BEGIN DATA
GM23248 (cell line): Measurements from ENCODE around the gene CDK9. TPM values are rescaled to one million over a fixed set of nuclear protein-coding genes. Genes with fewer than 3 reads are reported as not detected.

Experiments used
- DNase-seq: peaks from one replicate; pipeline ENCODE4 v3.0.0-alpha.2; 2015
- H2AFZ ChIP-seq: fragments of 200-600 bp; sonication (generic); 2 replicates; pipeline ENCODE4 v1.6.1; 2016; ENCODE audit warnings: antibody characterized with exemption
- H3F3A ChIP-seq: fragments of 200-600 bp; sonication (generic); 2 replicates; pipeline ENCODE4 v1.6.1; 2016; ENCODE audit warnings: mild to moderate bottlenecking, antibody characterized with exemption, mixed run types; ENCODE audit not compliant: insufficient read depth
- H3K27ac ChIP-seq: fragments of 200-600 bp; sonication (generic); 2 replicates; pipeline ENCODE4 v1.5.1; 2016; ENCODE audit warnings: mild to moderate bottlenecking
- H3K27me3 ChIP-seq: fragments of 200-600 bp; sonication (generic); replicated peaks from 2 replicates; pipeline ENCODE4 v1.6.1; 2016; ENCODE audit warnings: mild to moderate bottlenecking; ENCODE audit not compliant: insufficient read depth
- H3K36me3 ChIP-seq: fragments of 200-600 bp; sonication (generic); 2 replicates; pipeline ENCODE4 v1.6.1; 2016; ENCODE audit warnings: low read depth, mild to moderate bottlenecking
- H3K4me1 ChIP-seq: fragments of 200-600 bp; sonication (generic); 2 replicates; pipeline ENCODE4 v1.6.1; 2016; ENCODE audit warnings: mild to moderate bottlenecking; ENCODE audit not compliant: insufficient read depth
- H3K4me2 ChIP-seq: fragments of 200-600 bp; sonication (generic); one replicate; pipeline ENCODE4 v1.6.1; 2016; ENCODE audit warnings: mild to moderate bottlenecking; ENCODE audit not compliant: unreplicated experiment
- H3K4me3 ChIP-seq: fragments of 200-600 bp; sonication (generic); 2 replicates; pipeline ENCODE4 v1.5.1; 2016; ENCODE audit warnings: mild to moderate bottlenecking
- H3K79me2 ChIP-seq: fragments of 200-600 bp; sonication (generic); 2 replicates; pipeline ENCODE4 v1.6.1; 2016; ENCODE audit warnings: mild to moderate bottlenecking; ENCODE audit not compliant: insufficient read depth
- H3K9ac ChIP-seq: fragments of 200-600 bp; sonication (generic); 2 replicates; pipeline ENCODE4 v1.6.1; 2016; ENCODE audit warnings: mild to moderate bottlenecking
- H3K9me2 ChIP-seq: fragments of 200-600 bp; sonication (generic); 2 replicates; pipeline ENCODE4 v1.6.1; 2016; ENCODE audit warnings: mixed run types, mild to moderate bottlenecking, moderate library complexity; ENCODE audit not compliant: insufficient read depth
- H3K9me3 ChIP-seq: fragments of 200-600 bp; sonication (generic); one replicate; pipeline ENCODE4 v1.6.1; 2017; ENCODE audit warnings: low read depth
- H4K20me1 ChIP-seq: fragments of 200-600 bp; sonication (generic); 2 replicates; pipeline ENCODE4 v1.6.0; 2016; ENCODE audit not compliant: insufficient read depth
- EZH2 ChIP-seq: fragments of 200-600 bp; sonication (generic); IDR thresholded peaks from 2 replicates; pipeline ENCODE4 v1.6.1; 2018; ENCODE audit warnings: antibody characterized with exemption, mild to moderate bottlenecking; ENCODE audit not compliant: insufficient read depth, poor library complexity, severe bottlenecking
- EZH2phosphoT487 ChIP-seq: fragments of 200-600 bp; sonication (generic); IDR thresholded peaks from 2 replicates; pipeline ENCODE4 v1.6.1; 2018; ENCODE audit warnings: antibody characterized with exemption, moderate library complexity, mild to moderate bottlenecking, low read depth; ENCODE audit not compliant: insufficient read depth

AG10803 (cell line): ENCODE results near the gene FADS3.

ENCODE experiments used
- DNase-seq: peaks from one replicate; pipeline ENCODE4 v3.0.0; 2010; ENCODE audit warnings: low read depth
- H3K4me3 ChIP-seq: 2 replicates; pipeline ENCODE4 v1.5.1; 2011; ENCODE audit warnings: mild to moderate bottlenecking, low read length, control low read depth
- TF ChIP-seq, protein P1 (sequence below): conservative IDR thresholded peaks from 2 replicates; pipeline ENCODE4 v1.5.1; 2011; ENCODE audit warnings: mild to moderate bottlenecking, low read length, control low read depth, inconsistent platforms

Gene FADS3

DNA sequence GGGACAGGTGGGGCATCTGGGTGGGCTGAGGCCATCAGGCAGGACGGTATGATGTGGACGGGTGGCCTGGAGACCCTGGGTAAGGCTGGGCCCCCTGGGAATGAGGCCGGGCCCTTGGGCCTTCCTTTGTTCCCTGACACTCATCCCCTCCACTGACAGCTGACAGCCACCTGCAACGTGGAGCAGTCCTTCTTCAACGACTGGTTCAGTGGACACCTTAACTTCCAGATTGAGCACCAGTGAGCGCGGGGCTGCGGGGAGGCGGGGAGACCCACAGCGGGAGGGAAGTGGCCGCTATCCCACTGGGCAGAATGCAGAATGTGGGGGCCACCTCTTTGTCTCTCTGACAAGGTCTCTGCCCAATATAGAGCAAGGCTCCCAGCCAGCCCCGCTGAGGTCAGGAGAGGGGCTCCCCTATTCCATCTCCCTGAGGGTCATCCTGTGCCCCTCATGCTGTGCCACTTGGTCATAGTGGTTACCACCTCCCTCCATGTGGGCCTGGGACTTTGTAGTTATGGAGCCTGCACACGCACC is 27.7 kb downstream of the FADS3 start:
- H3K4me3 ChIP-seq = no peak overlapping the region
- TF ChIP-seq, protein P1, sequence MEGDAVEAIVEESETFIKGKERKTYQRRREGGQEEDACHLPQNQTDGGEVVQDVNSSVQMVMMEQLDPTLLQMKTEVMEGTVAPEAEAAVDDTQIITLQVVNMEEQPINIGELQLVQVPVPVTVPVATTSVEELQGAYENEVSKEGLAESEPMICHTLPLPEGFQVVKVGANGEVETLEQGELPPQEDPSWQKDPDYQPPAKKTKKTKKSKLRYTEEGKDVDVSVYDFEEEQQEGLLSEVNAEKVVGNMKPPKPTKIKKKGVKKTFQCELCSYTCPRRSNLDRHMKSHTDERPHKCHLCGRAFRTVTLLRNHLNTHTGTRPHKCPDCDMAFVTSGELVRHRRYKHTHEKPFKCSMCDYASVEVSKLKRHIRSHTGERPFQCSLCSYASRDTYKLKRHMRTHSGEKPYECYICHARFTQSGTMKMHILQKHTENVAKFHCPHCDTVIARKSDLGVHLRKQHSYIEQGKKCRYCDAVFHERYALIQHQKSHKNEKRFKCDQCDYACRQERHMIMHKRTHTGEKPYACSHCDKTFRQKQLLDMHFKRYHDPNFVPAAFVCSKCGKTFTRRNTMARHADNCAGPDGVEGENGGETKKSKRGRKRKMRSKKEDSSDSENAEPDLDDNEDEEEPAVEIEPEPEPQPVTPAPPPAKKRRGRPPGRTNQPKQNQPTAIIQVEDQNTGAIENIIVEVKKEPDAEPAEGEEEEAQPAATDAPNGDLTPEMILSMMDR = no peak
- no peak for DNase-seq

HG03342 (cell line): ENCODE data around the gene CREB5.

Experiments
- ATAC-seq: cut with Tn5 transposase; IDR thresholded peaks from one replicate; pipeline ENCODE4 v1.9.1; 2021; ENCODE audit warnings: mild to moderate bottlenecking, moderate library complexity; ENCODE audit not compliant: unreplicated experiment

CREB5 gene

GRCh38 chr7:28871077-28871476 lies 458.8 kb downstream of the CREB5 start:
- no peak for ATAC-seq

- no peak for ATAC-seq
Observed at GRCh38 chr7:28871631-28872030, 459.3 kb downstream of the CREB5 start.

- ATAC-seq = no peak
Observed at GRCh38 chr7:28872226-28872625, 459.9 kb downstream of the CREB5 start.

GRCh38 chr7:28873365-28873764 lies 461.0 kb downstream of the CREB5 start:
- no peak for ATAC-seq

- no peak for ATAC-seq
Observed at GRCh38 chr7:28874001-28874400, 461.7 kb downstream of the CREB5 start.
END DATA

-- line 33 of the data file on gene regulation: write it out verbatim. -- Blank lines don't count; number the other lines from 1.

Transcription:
GRCh38 chr7:28871077-28871476 lies 458.8 kb downstream of the CREB5 start: